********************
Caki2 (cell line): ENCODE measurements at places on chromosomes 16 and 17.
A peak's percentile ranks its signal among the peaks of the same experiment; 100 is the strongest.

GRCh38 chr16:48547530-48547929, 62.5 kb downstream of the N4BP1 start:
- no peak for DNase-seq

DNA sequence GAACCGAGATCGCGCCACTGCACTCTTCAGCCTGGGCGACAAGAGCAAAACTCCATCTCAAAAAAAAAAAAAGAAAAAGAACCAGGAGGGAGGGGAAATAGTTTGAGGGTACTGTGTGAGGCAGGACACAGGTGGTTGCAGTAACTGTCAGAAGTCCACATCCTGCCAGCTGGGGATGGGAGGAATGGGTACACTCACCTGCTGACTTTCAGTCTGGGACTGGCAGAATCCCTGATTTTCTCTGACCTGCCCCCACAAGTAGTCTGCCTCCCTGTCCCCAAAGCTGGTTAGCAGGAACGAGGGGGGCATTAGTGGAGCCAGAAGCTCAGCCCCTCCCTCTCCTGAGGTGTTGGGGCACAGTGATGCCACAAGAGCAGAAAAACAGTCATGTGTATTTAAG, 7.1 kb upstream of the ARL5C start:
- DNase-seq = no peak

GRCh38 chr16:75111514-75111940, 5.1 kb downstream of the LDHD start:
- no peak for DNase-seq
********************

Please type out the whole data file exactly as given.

Caki2 (cell line): ENCODE measurements at places on chromosomes 16 and 17.
A peak's percentile ranks its signal among the peaks of the same experiment; 100 is the strongest.

GRCh38 chr16:48547530-48547929, 62.5 kb downstream of the N4BP1 start:
- no peak for DNase-seq

DNA sequence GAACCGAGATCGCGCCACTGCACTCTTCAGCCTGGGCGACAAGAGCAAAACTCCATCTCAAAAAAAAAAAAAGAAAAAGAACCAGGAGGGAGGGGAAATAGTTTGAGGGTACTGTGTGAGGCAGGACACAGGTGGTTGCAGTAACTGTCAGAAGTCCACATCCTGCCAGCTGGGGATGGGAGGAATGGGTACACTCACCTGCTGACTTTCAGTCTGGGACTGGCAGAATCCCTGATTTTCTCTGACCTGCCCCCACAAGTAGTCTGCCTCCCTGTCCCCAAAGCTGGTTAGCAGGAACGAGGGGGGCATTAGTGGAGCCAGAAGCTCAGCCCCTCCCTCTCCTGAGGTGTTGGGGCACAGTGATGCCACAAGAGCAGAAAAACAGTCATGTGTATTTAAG, 7.1 kb upstream of the ARL5C start:
- DNase-seq = no peak

GRCh38 chr16:75111514-75111940, 5.1 kb downstream of the LDHD start:
- no peak for DNase-seq